Accompanied by the Philharmonia Orchestra cond. Lawrance Collingwood
Matrix number 2EA 14955
Recorded London, 10th August 1950, unpublished as 78rpm
Suggested speed 78 rpm

Smetana: Hubicka (The Kiss) – Cradle song(Vendulka’s lullaby – Act 1)
Accompanied by the Philharmonia Orchestra cond. Warwick Braithwaite
Matrix number 2EA 14995
Recorded London, 11th September 1950, unpublished as 78rpm
Suggested speed 78 rpm

In my notes for the superb version of the aria from THE MAID OF ORLEANS, I failed to point out that, in the long history of HISTORIC MASTERS, we were issuing, for only the third time, a record by a singer who was still alive (the others were of Gerard Souzay and Giuseppe Di Stefano). The reaction to the Tchaikovsky aria by our subscribers, many of whom owned the LP issue, was extremely positive – indeed Michael Aspinall went as far as to say that, in his opinion, it was one of the greatest records we have ever issued. Here, therefore, are her equally fine versions of arias from HUBICKA and THE QUEEN OF SPADES. We send our best birthday wishes on 24th October to a great artist of the very first rank. She was born Srebrenka Jurinac in Travnik, Bosnia, which at the time was part of Yugoslavia. She studied at the Zagreb conservatory and made her debut as Mimì at Zagreb in 1942. In 1950 she appeared as Fiordiligi at Glyndebourne. She regularly appeared at Covent Garden in Mozart and Strauss. Sena Jurinac bade farewell to the operatic stage as Marschallin at the Vienna State Opera in 1983 but continued to give recitals for a number of years to follow and has been much in demand as a singing coach in Europe and USA.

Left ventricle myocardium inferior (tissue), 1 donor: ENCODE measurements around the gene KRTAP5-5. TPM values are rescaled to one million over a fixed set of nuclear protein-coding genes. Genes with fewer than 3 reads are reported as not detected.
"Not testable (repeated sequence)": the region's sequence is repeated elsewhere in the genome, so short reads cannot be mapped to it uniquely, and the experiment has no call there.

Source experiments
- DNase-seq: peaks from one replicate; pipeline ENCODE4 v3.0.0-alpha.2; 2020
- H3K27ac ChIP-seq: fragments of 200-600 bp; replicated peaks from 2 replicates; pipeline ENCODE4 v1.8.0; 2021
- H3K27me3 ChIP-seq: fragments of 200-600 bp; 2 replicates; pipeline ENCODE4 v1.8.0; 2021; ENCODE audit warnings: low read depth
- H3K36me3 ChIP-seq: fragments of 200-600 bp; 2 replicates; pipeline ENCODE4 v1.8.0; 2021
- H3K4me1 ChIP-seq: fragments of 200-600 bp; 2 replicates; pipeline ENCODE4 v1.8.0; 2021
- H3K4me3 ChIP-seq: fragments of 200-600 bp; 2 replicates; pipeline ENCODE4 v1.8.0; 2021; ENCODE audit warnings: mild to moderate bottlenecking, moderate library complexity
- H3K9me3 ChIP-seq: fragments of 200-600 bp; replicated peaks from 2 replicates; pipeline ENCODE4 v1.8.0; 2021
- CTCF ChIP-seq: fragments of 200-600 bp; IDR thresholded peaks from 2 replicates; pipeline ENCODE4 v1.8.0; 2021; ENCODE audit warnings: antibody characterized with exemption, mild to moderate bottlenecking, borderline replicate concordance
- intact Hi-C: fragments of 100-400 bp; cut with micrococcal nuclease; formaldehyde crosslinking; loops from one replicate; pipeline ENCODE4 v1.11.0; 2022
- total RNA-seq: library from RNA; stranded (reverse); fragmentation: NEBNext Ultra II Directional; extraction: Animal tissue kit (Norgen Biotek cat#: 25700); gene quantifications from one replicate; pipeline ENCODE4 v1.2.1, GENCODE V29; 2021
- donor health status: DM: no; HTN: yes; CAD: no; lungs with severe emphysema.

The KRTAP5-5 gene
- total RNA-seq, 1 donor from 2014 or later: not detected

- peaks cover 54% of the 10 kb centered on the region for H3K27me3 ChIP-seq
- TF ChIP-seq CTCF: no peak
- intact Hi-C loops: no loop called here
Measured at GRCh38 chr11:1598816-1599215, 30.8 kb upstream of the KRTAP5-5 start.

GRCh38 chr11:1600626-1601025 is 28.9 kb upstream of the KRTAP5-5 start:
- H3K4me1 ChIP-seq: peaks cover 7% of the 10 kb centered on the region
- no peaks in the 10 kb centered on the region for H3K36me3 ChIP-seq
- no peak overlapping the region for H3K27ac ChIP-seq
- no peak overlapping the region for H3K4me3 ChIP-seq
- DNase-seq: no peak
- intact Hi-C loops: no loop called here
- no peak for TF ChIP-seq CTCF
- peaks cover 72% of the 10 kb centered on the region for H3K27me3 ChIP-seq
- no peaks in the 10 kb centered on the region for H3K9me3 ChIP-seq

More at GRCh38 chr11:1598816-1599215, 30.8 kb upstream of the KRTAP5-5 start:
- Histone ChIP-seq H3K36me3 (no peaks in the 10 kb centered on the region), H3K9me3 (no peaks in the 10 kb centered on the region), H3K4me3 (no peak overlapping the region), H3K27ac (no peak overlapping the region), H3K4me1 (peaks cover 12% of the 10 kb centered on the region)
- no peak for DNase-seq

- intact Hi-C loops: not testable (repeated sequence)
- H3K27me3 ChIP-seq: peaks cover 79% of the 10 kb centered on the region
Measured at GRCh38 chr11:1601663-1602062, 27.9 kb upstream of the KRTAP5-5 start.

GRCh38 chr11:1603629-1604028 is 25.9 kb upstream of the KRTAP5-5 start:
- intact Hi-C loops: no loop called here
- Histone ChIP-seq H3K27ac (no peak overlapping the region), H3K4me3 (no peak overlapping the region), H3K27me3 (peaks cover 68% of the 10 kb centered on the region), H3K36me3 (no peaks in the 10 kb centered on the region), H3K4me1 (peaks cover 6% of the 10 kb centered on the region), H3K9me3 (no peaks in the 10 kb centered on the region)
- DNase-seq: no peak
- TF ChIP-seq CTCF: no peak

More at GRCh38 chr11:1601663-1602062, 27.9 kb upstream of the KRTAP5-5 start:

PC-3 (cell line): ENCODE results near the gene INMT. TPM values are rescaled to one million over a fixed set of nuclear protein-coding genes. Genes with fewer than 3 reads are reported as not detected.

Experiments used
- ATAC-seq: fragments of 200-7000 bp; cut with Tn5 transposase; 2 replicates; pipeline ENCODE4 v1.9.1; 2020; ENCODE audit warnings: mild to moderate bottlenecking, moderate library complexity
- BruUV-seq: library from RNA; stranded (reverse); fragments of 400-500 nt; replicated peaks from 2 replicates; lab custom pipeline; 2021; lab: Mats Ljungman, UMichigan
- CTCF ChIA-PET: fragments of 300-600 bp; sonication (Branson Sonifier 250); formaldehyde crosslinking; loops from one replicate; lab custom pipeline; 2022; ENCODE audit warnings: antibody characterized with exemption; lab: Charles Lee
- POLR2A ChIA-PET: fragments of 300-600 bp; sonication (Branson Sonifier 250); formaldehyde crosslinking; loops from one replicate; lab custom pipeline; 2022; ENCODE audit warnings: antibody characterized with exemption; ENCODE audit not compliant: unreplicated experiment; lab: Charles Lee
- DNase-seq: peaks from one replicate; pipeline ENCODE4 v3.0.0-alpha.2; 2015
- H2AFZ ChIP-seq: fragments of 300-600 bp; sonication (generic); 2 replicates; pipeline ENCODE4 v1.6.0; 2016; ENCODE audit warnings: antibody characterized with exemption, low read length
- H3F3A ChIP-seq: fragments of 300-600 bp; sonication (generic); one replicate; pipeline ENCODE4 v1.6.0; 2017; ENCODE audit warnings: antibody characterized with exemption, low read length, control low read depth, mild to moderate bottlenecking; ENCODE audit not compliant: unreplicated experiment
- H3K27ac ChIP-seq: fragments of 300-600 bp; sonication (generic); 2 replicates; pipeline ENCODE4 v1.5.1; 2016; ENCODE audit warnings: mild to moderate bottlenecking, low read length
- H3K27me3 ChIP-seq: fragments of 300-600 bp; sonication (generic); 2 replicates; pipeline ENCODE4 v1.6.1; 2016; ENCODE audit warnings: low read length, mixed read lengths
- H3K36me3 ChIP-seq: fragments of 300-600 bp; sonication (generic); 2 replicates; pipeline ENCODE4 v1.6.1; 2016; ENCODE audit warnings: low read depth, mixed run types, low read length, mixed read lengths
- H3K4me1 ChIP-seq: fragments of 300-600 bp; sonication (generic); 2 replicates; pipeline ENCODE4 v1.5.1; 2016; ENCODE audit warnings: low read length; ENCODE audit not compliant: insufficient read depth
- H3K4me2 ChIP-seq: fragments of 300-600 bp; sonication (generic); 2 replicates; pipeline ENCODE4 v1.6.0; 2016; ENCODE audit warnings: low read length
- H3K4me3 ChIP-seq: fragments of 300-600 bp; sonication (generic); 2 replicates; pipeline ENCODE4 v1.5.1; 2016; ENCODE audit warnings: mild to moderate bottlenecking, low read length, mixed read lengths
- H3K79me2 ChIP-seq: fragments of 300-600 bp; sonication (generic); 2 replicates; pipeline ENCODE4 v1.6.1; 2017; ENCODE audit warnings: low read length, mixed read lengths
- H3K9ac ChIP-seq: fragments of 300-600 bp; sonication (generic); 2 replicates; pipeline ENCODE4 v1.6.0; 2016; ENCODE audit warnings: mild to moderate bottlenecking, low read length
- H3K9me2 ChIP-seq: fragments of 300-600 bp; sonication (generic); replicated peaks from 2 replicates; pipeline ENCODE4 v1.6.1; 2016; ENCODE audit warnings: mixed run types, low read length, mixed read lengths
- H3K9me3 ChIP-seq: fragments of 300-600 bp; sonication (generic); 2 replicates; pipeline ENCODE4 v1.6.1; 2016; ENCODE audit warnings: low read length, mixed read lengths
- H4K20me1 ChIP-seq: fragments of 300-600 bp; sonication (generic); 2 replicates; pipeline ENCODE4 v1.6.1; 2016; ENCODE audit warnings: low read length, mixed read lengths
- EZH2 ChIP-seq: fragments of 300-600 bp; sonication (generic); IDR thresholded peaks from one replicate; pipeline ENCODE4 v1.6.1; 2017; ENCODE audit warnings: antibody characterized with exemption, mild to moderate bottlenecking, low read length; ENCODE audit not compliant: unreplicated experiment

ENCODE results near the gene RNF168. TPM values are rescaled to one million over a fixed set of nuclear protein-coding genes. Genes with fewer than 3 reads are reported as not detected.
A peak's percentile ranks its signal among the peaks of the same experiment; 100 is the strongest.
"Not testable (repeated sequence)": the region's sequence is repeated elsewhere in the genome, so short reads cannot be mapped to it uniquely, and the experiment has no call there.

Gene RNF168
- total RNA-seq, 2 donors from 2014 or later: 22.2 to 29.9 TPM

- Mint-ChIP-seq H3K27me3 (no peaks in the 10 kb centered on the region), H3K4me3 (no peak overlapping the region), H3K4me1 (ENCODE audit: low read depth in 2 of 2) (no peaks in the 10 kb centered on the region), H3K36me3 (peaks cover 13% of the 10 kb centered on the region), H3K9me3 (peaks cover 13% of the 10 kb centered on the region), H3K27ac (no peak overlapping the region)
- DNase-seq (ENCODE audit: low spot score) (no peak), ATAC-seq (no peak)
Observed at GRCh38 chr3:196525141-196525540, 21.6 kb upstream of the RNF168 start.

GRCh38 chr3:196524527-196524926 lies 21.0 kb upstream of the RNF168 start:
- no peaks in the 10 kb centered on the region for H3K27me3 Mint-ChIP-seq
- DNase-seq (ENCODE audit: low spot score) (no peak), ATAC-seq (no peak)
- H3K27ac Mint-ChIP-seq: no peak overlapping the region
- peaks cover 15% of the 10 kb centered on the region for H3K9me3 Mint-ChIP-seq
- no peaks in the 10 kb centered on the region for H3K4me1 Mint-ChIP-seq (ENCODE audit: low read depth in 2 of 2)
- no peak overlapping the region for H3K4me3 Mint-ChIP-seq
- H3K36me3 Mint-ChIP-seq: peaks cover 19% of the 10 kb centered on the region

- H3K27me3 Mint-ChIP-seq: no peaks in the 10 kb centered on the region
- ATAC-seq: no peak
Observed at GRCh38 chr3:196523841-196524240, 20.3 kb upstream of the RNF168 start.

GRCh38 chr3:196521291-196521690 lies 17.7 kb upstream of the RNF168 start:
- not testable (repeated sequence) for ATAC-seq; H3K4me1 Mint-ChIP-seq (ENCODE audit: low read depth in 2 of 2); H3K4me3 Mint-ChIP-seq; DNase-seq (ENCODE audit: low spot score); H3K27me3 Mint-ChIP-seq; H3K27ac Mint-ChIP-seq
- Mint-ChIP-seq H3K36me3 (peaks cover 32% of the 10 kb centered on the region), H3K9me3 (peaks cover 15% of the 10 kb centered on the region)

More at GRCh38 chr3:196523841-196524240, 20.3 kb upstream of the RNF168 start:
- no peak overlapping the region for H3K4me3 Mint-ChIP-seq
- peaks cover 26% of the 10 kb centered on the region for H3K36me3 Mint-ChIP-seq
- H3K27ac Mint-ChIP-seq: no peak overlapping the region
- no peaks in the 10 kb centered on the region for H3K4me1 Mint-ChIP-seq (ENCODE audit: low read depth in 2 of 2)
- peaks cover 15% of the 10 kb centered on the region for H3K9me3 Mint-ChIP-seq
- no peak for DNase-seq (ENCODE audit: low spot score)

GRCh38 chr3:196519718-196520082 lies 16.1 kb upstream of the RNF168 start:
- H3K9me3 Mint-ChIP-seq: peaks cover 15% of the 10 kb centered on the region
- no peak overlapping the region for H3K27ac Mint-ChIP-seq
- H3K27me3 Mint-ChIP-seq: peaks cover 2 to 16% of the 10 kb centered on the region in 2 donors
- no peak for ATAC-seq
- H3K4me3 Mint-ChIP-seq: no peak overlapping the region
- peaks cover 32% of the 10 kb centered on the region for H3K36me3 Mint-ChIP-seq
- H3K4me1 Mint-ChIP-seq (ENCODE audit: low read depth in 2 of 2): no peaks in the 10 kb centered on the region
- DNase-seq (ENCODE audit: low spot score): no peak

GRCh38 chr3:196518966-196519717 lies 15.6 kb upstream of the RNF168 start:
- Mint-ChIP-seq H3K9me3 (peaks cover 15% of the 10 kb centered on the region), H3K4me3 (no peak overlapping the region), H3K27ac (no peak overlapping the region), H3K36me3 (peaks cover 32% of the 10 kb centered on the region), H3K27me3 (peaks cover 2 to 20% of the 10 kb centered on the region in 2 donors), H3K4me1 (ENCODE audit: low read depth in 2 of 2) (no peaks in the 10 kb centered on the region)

Barbara Kemp/Delia Reinhardt